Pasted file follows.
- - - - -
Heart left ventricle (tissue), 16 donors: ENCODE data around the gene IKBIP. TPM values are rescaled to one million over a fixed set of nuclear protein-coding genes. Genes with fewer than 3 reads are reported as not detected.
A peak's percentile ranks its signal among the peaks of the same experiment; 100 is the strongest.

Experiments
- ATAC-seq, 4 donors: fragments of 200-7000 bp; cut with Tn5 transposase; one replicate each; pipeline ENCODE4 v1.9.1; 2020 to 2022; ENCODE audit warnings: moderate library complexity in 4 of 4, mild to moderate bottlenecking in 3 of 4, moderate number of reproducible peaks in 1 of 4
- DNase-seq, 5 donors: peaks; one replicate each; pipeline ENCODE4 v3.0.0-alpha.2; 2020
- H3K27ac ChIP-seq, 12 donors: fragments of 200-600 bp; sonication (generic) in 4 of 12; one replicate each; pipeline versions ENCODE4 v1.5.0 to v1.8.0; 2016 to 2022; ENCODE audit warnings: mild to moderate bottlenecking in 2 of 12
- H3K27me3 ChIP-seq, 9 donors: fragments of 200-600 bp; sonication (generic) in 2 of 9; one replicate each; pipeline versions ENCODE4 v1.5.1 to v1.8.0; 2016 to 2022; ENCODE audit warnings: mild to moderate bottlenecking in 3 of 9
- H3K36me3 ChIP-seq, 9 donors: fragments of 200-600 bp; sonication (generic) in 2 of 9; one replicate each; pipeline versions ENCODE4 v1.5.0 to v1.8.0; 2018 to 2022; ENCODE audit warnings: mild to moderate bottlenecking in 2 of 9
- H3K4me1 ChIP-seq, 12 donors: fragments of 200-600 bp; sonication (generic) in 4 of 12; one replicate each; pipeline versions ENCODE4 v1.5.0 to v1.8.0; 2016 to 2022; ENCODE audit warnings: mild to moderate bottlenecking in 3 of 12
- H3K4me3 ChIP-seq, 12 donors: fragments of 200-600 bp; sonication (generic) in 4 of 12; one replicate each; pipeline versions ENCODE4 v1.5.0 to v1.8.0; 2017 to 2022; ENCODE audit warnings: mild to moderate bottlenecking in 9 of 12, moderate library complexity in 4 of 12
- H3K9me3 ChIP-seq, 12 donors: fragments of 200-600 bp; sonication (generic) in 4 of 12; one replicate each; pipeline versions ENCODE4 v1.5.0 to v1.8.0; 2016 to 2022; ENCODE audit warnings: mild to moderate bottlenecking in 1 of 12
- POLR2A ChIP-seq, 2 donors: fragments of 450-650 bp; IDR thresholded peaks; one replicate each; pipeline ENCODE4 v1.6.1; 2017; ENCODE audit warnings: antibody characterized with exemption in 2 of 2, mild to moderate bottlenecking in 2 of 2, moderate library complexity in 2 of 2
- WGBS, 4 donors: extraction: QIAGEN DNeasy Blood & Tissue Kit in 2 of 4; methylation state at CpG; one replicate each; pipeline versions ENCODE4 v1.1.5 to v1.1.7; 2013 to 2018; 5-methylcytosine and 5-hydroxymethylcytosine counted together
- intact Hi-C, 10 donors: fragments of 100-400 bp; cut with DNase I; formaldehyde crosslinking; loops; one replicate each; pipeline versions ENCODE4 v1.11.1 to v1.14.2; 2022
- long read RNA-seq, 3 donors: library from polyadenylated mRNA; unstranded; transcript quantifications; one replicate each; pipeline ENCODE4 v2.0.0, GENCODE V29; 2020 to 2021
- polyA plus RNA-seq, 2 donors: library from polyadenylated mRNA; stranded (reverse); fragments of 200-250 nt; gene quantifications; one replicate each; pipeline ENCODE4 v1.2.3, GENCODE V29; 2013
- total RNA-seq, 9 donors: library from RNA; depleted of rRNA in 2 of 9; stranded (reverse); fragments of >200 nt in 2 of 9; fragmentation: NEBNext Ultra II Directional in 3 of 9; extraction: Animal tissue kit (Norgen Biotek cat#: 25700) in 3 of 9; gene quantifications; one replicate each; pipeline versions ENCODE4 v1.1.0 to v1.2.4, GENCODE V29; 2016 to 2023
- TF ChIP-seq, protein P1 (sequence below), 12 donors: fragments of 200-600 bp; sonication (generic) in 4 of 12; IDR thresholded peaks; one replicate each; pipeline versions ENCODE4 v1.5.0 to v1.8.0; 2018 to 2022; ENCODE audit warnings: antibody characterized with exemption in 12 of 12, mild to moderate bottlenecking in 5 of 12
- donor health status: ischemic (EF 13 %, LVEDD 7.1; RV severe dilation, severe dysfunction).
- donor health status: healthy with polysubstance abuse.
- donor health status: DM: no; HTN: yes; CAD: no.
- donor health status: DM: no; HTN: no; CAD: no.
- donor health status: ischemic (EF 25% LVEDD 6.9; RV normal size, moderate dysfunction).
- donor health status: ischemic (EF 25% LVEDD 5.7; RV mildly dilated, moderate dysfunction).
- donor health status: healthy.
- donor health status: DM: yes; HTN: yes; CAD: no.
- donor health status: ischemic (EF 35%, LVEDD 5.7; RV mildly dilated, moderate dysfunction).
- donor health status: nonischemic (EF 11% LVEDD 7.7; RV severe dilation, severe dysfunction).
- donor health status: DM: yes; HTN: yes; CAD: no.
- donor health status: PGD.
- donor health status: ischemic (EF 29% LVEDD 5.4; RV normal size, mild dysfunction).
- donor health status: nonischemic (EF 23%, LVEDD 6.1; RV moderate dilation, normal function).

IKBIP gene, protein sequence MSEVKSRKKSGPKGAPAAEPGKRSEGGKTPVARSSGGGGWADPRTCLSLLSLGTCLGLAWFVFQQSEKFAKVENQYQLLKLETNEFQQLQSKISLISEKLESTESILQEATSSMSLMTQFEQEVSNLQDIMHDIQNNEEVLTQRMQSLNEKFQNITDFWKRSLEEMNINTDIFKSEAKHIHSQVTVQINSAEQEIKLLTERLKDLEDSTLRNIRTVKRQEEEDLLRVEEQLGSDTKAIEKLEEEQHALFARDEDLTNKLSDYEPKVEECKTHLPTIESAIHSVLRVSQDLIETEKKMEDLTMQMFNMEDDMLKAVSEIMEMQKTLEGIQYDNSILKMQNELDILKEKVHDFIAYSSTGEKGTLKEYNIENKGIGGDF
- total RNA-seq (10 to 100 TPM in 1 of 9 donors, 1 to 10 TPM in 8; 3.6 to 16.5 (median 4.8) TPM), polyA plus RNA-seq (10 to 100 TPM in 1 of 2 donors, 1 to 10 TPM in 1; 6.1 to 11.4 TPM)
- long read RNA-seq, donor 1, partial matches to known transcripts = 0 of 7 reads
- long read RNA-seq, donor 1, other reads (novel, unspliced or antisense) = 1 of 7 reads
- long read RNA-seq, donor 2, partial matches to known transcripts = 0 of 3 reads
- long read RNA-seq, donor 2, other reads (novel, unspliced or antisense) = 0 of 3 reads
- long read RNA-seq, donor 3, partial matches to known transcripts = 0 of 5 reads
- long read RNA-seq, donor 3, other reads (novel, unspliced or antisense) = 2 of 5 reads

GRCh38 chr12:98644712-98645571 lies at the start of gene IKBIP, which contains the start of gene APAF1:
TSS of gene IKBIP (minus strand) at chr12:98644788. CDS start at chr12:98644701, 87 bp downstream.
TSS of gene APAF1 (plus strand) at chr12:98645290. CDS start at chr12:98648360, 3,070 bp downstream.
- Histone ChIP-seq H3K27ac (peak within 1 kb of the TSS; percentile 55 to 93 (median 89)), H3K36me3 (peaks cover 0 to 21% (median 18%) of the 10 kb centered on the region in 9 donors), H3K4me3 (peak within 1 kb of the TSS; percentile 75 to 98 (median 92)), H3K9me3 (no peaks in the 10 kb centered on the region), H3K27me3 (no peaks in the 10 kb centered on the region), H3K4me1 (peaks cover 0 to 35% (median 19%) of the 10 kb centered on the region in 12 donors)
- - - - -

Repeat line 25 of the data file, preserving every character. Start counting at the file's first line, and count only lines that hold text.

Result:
- donor health status: healthy.